I’ve got to the point where I now prefer to read books on my iPad rather than the traditional paper versions. Since I don’t have the time to read for several hours at a time like I used to, it’s a lot easier to access e-books on my mobile devices and knock out a chapter or two when I have downtime between work. As an avid reader, however, I like to share and discuss books I’m reading with others.
Slowly we’re beginning to see the integration of social networking within e-book readers. The Amazon Kindle app, for example, allows you to share highlighted passages from Kindle e-books onto your Twitter and Facebook accounts. But a new iPad app called Subtext – the first of its kind – makes book sharing and discussions its main purpose. Maybe not all of your local reading friends have caught the e-reading bug, but thanks to the Internet, Subtext may be able to connect you with others who have.
Instead of opening a new account, Subtext allows you to register using your Google or existing Facebook account. If you purchase e-books say on your Google account, Subtext will access your Google library so that you can download those books within the app.
One of the strengths of Subtext is that you can browse a large variety of books in all sorts of categories, including “extraordinary books” with author and expert notes, fantasy and suspense, great classics, the historian’s shelf, notable nonfiction, “quick and juicy” readers, Subtext staff picks, and unforgettable fiction.
E-books listed in Subtext can be purchased either from Google eBookstore, Kobo, and selections from free classic public domain books through the Project Gutenberg website. Subtext says that in order to download Kobo ebooks (or ePubs) you need to have what’s called an Adobe ID which allows you to download Kobo books to multiple devices including your iPad and Subtext. It’s unfortunate that because they are proprietary formats, Kindle and iBook ebooks can’t be added to your Subtext library.
You can also browse books by ratings and the amount of social activity – i.e. other Subtext users who like or are reading particular books.
Books Sharing & Discussions
The main purpose of Subtext is to share and discuss books with other members. However, in order to build your contact base in Subtext, it seems as if you can only do so by inviting your contacts and friends from your Facebook or e-mail accounts.
Inviting friends from your existing social network is useful if they are iPad users willing to download the app and participate in a particular book discussion. But I would imagine that most connections will be best made with people who are already signed up on Subtext.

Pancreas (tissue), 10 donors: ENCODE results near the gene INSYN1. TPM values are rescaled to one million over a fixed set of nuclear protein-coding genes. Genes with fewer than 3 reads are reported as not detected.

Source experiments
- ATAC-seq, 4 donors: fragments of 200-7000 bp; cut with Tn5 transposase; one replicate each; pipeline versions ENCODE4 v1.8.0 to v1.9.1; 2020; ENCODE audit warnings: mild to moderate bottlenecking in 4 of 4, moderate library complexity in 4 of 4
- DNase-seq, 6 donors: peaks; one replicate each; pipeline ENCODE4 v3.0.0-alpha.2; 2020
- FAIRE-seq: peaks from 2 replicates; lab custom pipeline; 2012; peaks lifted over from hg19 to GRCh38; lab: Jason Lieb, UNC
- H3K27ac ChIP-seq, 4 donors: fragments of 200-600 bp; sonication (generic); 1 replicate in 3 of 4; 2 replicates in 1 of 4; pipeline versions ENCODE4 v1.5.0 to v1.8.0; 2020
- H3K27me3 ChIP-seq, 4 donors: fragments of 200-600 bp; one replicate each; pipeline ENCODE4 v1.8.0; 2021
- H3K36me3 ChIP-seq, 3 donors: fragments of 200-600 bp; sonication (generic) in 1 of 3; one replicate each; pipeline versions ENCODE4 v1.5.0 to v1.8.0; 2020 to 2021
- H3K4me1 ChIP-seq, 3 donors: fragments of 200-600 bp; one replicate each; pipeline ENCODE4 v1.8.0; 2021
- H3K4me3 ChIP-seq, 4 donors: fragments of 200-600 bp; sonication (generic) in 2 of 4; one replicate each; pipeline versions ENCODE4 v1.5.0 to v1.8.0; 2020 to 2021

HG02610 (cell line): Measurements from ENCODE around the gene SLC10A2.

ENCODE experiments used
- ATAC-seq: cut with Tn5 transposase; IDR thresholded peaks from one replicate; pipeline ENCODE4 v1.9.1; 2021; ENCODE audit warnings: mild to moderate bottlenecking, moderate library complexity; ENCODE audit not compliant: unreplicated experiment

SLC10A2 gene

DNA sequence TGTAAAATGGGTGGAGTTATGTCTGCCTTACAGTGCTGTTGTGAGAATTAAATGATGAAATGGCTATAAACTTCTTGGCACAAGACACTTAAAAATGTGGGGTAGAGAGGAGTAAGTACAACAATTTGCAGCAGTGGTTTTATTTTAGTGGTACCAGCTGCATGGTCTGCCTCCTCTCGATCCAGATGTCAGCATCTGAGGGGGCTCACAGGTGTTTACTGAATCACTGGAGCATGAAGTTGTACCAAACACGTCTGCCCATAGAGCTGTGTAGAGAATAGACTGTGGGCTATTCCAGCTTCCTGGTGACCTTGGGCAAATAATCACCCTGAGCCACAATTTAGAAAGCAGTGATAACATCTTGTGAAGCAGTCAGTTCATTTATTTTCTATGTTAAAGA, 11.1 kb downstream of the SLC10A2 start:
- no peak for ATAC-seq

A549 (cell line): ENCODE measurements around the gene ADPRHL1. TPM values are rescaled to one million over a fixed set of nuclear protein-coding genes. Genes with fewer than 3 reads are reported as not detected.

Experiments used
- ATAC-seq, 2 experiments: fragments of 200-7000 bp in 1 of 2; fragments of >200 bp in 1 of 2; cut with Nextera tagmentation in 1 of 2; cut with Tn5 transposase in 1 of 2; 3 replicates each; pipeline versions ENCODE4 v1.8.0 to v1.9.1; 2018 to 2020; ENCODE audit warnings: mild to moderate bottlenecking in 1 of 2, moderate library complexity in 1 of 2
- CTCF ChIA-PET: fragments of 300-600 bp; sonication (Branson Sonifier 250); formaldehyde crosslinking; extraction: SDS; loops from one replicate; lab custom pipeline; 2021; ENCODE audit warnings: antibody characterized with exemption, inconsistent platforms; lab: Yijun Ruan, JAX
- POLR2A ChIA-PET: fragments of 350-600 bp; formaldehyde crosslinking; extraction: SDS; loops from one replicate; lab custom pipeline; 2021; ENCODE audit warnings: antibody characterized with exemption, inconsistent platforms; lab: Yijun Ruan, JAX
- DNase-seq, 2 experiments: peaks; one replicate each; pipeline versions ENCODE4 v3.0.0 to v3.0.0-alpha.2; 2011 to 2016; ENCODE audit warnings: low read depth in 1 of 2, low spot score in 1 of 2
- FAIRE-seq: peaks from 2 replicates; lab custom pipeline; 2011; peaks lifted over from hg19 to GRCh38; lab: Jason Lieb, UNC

Similar to Facebook, all your reader activity is posted to your Subtext Wall, where others can read and respond to your notes and messages about a book you’re reading. So the usefulness of Subtext depends upon how active members are in using the app.
The developers of Subtext, however, may consider integrating with other social networking sites like Twitter and Goodreads in order for members to broaden their connections to potential readers.
Reading In Subtext
The e-reading features of Subtext are similar to what you find in Amazon’s Kindle app. You can enlarge text, change the font style, adjust the brightness of the screen, and do searches within the book itself.
I particularly like how you can access the Table of Contents of a book from the menu bar instead of having to link back to the homepage of an e-book.
However, there are no annotation tools (highlighter, bookmarking) within the Subtext reader except for the ability to add notes. Notes can be published publicly to your Subtext Wall, to your friends only, or private.
You can also publish comments in the form of a question, quiz or poll. Surprisingly, Subtext integrates with Nuance Dictation, which means you can verbally dictate your notes and comments instead of typing them..
Subtext has a lot of promise as a social e-reader, but I think only the most dedicated readers and iPad users will take the time to learn how to use the app. To be most useful as a social, book club, and book forum app, it needs as many members as possible for connecting with people who are reading books you’re interested in.
Let us know what you think of Subtext and other similar apps and websites.